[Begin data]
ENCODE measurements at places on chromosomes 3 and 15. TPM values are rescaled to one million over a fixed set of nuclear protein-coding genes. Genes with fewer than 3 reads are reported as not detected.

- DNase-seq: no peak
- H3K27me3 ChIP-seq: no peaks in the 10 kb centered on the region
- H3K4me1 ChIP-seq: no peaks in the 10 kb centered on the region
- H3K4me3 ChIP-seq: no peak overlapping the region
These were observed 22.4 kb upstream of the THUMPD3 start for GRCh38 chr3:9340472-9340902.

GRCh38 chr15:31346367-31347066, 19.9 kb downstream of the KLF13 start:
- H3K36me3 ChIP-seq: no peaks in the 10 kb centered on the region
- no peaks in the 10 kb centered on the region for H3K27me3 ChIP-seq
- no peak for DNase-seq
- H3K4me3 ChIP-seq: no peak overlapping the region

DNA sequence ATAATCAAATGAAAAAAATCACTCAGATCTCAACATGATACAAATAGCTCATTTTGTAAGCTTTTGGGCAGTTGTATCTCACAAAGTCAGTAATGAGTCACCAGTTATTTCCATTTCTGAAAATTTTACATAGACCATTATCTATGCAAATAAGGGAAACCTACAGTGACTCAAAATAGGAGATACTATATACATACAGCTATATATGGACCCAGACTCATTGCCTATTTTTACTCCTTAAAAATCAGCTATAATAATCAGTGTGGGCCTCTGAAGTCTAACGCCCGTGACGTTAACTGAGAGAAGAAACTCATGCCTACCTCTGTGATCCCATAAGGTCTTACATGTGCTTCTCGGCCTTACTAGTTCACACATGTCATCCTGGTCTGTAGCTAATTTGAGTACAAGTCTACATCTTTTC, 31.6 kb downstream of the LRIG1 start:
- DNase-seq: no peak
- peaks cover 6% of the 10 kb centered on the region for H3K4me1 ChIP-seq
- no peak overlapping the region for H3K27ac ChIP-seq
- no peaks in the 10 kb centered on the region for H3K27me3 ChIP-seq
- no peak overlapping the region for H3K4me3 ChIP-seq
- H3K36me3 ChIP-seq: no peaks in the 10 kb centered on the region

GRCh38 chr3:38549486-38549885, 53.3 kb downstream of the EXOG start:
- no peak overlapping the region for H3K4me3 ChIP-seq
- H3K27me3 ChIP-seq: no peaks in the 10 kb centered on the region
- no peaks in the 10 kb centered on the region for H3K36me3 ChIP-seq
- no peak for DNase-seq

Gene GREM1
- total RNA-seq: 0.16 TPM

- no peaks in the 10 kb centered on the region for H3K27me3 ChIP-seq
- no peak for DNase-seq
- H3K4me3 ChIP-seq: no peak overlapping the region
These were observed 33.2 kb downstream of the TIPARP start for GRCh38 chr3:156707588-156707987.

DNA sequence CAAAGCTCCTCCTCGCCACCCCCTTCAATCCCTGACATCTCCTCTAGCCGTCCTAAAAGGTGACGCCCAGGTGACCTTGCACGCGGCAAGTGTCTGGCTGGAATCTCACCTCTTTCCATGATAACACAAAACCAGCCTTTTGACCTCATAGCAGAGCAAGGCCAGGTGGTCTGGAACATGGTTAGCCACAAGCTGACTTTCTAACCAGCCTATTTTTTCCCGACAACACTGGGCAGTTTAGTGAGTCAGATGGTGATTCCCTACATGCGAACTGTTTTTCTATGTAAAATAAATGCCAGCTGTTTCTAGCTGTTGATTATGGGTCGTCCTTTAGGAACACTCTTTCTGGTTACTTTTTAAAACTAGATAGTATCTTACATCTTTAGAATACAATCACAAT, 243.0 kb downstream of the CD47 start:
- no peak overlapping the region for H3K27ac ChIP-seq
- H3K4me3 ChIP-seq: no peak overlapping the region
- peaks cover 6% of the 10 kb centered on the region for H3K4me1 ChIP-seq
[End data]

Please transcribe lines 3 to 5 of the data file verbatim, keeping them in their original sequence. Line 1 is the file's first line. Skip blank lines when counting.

- H3K27me3 ChIP-seq: no peaks in the 10 kb centered on the region
- H3K4me1 ChIP-seq: no peaks in the 10 kb centered on the region
- H3K4me3 ChIP-seq: no peak overlapping the region